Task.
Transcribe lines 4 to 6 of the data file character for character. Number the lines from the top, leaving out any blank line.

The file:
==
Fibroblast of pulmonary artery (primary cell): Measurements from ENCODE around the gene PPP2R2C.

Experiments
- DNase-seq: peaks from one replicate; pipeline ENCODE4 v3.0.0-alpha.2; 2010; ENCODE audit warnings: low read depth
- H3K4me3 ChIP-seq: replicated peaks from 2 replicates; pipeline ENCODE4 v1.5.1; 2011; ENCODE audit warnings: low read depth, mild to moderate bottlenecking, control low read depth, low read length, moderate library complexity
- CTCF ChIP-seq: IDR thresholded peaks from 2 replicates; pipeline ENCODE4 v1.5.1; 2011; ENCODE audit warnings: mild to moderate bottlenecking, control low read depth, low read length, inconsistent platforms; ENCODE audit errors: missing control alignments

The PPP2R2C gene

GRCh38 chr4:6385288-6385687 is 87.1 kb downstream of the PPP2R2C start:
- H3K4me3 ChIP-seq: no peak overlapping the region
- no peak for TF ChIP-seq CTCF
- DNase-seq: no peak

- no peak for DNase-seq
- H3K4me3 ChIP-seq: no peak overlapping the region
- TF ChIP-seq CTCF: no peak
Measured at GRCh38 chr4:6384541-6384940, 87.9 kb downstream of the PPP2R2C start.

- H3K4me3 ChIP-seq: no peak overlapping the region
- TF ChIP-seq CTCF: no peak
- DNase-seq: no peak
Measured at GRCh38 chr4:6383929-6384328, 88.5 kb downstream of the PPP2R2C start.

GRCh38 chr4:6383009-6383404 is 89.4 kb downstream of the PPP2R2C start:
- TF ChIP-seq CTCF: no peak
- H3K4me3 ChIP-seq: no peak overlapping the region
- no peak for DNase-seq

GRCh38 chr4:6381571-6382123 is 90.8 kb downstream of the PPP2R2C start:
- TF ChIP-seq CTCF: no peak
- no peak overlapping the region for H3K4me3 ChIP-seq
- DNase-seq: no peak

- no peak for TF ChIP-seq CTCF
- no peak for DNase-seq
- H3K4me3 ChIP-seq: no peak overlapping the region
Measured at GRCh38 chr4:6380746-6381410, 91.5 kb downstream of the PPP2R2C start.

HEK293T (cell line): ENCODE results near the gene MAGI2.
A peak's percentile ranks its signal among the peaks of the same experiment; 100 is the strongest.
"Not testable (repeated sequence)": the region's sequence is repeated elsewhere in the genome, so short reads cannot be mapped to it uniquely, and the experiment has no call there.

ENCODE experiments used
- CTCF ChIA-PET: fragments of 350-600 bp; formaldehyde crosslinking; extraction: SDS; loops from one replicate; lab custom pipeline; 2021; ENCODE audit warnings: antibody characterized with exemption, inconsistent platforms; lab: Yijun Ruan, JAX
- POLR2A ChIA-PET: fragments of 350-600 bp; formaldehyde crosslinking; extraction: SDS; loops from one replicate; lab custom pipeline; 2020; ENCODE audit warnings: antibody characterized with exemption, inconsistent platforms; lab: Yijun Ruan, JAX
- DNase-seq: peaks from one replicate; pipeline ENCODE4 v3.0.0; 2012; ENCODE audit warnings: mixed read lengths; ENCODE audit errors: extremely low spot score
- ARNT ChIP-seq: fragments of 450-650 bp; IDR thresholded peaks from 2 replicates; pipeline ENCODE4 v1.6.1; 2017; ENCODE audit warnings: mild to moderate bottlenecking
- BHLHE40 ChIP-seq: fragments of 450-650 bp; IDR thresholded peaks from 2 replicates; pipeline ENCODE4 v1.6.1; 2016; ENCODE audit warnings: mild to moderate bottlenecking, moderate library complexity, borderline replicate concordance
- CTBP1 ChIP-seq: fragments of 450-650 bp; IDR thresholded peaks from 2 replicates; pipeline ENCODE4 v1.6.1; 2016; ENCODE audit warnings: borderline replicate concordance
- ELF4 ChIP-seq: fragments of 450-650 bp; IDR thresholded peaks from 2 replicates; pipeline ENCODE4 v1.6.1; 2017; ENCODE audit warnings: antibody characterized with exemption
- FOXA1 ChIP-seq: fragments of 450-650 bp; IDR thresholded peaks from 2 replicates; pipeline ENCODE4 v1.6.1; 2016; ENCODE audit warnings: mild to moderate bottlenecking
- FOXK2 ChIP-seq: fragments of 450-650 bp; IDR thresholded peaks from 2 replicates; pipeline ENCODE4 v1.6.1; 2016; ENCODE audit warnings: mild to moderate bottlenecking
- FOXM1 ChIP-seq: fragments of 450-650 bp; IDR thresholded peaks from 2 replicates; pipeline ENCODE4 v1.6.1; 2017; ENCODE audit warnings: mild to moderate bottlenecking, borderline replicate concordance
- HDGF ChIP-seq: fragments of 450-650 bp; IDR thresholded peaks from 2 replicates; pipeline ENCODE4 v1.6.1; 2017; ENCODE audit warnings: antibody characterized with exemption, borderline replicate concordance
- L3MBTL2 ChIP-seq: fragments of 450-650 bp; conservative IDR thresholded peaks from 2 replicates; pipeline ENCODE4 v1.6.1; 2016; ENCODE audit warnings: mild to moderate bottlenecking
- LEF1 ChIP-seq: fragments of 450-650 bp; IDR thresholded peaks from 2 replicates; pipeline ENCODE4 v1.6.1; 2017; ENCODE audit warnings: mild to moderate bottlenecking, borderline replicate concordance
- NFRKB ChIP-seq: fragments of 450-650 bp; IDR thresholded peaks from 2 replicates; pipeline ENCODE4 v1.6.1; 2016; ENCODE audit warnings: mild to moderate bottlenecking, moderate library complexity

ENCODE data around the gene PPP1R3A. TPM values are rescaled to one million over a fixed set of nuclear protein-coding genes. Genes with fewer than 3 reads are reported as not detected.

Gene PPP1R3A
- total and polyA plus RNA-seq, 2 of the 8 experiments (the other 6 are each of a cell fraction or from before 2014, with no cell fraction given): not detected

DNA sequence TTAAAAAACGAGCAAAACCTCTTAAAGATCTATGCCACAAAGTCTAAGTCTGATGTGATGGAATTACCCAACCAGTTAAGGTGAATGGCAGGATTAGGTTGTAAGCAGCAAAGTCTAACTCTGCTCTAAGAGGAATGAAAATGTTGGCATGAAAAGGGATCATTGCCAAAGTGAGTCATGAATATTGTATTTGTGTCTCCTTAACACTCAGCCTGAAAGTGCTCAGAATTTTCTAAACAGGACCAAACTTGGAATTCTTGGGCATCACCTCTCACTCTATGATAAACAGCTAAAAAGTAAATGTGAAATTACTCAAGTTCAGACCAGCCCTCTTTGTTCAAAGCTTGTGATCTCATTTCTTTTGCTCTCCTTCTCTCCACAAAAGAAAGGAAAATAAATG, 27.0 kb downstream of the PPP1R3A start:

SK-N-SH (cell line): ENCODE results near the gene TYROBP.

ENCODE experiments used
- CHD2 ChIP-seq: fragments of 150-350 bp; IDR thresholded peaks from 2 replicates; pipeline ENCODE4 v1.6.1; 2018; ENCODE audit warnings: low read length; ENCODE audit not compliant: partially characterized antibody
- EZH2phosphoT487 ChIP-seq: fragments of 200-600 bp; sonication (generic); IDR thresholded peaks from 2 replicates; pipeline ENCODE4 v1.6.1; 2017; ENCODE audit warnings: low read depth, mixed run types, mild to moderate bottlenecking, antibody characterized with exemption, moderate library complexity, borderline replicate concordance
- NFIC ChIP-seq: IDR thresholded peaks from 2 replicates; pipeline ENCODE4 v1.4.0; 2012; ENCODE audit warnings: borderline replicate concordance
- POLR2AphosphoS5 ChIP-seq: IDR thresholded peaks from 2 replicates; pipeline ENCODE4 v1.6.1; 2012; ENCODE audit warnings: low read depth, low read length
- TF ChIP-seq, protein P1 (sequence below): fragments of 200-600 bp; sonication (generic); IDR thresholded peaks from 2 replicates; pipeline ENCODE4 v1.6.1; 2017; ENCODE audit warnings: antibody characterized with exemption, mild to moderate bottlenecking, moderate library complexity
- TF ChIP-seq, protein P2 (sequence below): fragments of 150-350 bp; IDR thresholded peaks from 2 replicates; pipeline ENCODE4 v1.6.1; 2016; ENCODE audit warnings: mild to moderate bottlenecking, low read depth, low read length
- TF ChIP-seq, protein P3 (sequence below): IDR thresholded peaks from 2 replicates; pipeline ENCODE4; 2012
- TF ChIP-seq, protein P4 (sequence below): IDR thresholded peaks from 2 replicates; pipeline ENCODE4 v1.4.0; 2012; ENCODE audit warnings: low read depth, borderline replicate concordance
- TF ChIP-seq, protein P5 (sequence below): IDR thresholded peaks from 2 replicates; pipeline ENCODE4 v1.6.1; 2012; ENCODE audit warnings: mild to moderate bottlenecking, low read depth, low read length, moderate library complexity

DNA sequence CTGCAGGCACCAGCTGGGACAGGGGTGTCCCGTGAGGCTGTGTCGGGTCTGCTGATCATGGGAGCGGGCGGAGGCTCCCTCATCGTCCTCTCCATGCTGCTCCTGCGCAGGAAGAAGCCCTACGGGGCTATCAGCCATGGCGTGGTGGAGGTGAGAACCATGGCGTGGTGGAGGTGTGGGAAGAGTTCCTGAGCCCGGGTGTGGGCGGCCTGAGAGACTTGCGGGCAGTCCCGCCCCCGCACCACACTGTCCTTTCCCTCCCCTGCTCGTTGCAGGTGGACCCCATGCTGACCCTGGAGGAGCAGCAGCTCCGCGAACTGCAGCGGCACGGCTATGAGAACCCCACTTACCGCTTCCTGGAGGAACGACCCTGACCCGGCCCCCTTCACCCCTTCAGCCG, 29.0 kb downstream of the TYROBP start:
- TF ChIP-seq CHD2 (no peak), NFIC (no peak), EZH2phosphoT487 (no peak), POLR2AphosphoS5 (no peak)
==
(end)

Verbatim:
- H3K4me3 ChIP-seq: replicated peaks from 2 replicates; pipeline ENCODE4 v1.5.1; 2011; ENCODE audit warnings: low read depth, mild to moderate bottlenecking, control low read depth, low read length, moderate library complexity
- CTCF ChIP-seq: IDR thresholded peaks from 2 replicates; pipeline ENCODE4 v1.5.1; 2011; ENCODE audit warnings: mild to moderate bottlenecking, control low read depth, low read length, inconsistent platforms; ENCODE audit errors: missing control alignments

The PPP2R2C gene